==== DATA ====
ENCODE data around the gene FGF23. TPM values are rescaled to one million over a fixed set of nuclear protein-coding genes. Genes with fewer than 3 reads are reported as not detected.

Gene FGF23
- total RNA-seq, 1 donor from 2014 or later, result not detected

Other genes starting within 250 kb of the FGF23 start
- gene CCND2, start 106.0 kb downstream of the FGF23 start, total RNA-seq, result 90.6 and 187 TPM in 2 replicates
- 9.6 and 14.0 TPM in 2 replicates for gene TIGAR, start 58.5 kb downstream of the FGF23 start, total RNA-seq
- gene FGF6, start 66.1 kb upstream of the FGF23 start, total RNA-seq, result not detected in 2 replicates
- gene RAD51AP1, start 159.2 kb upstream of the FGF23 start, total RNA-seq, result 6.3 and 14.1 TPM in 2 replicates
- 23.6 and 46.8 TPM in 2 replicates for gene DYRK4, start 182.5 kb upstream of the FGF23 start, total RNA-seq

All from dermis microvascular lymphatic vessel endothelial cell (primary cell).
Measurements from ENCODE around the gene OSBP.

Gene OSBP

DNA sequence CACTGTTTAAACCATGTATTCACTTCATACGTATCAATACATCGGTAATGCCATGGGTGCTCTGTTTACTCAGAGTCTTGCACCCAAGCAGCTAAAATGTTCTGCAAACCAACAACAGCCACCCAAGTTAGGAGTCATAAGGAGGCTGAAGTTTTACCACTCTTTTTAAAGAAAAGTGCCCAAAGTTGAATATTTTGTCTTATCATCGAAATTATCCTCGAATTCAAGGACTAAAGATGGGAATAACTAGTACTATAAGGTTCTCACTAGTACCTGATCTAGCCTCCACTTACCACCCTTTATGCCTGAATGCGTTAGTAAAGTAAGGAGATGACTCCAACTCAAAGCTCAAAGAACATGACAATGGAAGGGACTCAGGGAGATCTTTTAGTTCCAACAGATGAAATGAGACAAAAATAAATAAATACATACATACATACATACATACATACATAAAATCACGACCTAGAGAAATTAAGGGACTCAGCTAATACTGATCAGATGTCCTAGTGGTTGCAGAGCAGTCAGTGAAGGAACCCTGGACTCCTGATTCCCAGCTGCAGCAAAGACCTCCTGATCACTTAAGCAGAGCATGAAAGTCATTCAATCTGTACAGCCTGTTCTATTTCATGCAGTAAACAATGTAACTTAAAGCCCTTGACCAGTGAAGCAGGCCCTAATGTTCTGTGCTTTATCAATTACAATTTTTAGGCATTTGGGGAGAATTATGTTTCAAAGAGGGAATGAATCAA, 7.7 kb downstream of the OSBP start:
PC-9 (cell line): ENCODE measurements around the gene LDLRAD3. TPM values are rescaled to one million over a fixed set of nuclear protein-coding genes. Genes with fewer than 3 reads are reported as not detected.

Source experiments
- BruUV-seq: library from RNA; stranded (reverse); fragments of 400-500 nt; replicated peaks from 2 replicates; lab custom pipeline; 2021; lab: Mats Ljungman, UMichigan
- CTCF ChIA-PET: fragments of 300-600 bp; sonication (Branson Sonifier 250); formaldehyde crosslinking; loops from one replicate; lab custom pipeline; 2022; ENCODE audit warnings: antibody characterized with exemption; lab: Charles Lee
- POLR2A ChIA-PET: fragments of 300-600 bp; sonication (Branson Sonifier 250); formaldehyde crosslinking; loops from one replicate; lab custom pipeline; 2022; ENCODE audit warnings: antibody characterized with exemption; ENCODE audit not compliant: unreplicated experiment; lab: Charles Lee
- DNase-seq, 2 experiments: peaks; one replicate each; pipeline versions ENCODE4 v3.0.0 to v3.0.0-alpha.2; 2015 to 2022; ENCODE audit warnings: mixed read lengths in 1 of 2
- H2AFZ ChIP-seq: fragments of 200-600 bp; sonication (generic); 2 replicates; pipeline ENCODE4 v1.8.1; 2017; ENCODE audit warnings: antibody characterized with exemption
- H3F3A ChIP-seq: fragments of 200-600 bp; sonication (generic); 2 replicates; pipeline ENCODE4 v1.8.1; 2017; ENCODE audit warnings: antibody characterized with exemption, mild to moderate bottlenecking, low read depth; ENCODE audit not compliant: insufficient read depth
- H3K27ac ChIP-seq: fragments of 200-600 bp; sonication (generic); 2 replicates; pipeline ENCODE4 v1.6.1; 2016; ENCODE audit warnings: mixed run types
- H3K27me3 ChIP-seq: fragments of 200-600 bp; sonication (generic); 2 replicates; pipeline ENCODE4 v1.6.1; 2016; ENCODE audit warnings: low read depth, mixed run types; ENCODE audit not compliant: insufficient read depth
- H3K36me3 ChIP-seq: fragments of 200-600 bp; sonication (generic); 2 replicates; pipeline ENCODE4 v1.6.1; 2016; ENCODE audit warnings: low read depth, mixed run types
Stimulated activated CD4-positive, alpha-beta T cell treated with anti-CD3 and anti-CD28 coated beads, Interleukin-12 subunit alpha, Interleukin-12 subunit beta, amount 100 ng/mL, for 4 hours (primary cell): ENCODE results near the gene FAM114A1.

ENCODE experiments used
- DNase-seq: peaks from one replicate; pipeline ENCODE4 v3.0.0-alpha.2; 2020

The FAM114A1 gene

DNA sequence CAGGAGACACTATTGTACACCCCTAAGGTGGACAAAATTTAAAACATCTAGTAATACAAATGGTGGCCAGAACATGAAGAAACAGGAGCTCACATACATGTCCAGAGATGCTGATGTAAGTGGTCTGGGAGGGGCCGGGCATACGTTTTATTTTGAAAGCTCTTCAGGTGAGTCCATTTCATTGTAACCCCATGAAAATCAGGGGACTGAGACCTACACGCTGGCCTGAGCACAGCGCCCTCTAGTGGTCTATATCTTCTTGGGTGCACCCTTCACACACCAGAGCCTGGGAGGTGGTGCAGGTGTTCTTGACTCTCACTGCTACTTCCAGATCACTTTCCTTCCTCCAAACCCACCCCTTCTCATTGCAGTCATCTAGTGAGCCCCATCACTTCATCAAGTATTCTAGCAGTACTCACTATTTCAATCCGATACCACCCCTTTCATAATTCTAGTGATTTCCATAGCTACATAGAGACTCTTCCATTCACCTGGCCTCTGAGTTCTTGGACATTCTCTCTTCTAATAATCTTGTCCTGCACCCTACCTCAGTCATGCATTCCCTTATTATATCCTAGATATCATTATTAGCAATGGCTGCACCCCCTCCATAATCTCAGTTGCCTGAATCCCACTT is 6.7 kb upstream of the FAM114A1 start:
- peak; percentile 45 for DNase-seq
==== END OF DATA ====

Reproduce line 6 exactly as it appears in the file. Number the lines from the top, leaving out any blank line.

- 9.6 and 14.0 TPM in 2 replicates for gene TIGAR, start 58.5 kb downstream of the FGF23 start, total RNA-seq